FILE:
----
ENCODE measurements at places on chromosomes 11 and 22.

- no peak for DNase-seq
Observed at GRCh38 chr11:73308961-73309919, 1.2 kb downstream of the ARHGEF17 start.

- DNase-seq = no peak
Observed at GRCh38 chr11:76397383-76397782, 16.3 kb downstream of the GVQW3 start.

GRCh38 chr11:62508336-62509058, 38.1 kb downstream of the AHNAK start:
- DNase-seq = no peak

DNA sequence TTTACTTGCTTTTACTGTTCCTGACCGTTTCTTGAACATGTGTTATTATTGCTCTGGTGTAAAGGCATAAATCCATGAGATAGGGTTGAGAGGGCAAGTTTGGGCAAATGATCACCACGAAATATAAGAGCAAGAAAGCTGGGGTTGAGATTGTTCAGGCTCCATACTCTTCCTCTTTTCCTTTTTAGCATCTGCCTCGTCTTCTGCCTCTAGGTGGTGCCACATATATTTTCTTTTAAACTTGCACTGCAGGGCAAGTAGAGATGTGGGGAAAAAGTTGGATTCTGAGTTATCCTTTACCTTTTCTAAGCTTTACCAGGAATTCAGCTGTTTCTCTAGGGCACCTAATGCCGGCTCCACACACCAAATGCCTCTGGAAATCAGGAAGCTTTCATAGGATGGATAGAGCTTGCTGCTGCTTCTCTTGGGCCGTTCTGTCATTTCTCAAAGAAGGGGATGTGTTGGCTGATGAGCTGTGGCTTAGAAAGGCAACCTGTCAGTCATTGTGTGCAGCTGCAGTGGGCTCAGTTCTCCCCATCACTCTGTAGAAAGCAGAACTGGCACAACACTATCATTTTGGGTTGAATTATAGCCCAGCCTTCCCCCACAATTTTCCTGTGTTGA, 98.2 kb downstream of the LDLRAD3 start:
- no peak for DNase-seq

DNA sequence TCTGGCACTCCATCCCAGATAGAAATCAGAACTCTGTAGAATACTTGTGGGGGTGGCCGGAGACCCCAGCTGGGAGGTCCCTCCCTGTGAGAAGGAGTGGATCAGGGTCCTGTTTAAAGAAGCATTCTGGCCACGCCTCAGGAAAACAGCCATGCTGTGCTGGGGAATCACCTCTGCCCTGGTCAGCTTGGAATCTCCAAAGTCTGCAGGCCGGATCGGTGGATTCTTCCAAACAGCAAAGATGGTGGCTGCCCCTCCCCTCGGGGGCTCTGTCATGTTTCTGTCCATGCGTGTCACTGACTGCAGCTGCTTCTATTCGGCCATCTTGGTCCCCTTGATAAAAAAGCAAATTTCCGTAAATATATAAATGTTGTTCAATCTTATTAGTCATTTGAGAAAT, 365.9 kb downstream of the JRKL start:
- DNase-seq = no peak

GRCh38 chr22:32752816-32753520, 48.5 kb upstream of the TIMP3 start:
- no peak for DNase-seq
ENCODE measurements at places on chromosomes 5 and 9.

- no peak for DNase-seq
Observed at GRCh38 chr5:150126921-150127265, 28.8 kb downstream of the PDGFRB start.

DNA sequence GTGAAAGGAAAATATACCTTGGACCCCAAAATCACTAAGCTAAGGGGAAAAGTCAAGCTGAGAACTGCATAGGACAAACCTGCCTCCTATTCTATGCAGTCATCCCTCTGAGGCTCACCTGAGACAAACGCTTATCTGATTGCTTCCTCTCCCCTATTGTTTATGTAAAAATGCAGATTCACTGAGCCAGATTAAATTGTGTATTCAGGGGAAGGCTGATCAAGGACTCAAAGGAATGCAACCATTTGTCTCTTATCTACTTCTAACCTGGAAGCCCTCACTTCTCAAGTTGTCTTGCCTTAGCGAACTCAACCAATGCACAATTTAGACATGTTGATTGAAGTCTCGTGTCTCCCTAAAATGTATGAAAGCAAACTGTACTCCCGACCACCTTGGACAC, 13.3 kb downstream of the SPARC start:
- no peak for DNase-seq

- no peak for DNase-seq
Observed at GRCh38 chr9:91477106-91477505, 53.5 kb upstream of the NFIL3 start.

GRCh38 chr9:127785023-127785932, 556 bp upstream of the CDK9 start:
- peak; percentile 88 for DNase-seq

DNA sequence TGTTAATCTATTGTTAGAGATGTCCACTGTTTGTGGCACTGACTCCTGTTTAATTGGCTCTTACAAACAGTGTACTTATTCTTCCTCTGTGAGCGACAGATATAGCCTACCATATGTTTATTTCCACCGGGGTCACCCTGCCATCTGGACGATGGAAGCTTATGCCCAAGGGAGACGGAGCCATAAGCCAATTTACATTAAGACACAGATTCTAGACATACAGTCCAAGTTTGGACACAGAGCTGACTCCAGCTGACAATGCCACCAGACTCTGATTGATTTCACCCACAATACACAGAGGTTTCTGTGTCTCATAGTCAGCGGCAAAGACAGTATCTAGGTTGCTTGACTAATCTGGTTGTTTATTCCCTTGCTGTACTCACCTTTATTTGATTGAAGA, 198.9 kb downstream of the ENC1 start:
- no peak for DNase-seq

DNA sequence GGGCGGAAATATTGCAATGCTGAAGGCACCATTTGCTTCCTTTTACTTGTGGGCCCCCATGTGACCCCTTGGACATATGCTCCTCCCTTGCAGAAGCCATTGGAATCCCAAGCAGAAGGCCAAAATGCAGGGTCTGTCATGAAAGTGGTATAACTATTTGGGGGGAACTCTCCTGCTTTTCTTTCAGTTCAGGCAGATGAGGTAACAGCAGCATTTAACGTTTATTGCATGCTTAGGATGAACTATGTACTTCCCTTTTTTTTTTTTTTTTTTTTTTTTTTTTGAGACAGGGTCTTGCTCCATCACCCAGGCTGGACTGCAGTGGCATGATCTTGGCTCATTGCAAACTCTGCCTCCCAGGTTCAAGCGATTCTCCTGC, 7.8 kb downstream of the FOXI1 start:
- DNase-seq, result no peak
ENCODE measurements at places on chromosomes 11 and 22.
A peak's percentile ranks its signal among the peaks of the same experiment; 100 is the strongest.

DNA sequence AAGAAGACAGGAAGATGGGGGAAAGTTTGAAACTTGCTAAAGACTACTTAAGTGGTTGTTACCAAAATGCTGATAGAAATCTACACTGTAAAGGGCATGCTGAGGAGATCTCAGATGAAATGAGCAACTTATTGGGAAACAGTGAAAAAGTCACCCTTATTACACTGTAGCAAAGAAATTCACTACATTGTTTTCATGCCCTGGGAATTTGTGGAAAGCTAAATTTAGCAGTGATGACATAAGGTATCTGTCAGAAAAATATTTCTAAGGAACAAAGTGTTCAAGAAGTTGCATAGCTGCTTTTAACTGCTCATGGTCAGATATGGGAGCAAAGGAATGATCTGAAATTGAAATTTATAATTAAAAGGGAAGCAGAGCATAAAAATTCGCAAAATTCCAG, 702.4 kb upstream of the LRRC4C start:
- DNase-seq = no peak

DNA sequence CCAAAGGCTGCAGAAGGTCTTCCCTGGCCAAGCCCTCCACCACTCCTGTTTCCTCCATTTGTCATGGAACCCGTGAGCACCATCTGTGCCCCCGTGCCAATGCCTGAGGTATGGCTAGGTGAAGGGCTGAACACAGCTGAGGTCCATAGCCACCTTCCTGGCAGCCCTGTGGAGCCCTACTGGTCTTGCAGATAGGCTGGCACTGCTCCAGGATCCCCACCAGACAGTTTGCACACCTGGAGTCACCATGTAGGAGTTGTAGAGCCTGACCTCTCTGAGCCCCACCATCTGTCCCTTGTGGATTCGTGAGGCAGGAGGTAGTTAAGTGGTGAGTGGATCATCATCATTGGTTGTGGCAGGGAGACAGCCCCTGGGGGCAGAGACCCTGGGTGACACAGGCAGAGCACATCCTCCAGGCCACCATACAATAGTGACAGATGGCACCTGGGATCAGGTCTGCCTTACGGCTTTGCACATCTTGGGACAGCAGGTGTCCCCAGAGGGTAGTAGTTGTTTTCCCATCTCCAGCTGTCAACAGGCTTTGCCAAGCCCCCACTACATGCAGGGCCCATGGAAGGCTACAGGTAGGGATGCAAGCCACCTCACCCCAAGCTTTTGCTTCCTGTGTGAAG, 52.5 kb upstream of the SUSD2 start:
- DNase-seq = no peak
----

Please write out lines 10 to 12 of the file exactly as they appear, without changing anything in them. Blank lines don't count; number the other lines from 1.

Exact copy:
DNA sequence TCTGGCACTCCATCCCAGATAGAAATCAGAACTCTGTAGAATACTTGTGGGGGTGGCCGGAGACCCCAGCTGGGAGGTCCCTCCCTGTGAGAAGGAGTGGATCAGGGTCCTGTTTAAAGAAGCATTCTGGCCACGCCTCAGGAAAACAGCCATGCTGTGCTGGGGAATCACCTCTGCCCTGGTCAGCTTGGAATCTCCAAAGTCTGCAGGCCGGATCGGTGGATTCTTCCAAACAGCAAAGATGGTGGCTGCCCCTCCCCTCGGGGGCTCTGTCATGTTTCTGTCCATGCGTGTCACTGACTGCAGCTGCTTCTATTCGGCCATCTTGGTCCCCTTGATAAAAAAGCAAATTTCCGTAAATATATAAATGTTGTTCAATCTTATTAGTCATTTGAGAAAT, 365.9 kb downstream of the JRKL start:
- DNase-seq = no peak

GRCh38 chr22:32752816-32753520, 48.5 kb upstream of the TIMP3 start: